The Battle of Sheriffmuir

by Ellen Castelow

Although the kingdoms of Scotland and England had been united since 1707, not all Scots were happy with the marriage. In particular the Jacobites, supporters of the House of Stuart, sought to exploit the general unrest within Scottish society.

When in 1714 George I was proclaimed King of Great Britain and Ireland, John Erskine, Earl of Mar, began to raise a Jacobite army in an attempt to return James Francis Edward Stuart, the Old Pretender, to the throne. In response, a combined government force of Scottish and English regiments commanded by the Duke of Argyle was dispatched to confront the rebels.

The two armies finally met each other on 13th November 1715 at Sheriff Muir to the east of Dunblane.

Although the Highland forces of the Jacobites greatly outnumbered those of the government by almost 2:1, Mar was not an experienced military commander. In contrast, the government army comprised well trained regular troops led by a seasoned commander.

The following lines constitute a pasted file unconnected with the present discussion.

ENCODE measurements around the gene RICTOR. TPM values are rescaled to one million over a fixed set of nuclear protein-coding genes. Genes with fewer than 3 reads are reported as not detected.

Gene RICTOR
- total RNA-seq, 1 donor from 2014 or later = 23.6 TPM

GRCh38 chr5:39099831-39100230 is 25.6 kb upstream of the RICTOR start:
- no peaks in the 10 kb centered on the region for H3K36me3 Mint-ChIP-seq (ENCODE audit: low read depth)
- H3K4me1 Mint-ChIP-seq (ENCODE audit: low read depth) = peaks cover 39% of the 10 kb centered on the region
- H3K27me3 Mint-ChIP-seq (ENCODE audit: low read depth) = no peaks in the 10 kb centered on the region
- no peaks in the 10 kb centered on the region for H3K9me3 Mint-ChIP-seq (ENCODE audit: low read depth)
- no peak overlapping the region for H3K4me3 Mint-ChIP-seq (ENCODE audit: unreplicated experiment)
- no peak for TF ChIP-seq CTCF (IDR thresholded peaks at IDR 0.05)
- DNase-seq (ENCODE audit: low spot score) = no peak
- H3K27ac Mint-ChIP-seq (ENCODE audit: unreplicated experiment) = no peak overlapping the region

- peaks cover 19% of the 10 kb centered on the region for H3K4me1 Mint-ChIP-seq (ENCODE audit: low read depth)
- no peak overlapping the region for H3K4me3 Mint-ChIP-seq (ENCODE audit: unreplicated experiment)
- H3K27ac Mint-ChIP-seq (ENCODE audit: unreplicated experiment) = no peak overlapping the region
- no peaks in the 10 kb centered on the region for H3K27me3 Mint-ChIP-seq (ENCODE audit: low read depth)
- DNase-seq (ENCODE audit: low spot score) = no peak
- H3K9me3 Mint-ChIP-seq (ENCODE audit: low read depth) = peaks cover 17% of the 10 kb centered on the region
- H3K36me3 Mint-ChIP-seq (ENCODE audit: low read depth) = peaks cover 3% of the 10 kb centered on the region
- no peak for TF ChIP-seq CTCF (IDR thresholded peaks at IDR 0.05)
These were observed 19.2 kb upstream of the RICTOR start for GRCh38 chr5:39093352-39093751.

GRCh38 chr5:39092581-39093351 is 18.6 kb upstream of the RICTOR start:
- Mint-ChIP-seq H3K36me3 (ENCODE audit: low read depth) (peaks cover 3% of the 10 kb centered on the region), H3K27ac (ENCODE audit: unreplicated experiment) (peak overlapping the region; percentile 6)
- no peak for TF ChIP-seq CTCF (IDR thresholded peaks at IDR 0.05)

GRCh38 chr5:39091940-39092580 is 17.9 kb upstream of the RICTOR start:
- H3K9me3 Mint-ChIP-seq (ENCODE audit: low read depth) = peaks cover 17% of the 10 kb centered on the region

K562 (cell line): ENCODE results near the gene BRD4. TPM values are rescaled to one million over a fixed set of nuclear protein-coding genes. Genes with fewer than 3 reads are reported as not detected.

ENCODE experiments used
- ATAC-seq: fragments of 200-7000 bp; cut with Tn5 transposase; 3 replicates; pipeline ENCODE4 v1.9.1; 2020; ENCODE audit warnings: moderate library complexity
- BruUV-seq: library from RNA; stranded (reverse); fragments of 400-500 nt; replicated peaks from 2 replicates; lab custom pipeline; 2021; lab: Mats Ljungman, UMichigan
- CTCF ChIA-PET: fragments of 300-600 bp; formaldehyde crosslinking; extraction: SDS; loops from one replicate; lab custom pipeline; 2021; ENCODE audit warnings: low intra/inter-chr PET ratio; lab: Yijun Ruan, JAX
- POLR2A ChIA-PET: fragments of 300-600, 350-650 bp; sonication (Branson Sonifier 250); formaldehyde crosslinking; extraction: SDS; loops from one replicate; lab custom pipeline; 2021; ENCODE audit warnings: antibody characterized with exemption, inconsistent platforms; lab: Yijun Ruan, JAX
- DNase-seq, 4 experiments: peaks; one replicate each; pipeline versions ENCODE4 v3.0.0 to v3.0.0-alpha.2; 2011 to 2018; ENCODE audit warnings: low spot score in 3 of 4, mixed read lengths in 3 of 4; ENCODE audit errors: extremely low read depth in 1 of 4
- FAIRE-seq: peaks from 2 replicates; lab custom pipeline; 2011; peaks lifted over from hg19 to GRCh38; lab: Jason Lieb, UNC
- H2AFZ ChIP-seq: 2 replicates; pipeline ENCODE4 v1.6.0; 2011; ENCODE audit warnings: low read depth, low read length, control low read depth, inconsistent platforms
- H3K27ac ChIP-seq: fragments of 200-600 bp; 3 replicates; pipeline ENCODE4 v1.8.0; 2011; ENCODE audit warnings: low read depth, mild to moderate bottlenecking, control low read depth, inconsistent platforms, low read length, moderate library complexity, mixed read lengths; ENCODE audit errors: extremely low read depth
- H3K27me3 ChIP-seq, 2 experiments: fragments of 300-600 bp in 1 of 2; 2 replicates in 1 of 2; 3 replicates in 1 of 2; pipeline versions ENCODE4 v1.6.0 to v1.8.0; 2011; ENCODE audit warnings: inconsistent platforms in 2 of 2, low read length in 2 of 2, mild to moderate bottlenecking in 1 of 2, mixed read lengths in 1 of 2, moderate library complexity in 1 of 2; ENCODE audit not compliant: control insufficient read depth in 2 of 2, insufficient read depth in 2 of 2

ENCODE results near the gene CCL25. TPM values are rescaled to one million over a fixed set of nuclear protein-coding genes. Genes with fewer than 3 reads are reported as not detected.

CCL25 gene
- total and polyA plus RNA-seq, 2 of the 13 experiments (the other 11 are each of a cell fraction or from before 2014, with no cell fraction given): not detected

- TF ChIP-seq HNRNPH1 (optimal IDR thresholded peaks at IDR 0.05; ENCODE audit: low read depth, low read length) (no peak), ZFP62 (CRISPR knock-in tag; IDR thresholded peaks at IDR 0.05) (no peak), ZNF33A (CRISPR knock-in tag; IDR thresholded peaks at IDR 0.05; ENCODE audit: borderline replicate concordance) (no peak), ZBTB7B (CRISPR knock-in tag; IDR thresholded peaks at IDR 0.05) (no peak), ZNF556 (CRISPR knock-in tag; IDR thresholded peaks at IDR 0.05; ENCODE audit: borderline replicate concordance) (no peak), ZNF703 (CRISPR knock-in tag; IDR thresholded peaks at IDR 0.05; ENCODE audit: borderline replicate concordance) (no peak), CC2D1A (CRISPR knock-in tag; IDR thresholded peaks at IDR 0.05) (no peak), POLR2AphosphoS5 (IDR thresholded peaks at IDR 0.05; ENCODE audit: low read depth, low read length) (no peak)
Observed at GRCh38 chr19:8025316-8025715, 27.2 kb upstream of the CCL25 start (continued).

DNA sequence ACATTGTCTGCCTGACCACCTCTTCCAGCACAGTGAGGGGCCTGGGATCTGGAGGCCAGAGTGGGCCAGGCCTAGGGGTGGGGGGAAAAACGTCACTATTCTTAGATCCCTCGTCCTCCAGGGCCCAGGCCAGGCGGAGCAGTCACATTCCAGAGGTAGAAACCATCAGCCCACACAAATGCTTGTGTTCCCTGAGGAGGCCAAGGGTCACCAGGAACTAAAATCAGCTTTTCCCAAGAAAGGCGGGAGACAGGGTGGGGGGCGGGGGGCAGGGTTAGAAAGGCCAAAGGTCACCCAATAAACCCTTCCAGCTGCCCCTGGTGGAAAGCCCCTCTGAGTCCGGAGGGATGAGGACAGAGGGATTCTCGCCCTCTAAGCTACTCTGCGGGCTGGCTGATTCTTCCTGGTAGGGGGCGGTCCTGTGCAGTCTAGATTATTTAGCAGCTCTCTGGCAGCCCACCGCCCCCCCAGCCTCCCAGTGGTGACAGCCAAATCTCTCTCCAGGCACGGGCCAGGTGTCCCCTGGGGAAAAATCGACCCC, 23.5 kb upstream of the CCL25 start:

In the inconclusive battle that followed, both sides left the field claiming victory.

Following what was the key battle of the 1715 Jacobite rebellion, Mar was forced to retreat back to Perth along with his demoralised force.

Click here for a Battlefield Map

Key Facts:

Date: 13th November, 1715

War: Jacobite Rising

Location: Sheriffmuir, Perthshire

Belligerents: Jacobites, British Government

Victors: Inconclusive, although a strategic victory for the British Government

Numbers: Jacobites around 12,000, British Government around 6,000

Casualties: Jacobites 250, British Government 700

Commanders: John Erskine, Earl of Mar (Jacobites), John Campbell, Duke of Argyll (British Government)


The Battle of Sheriffmuir

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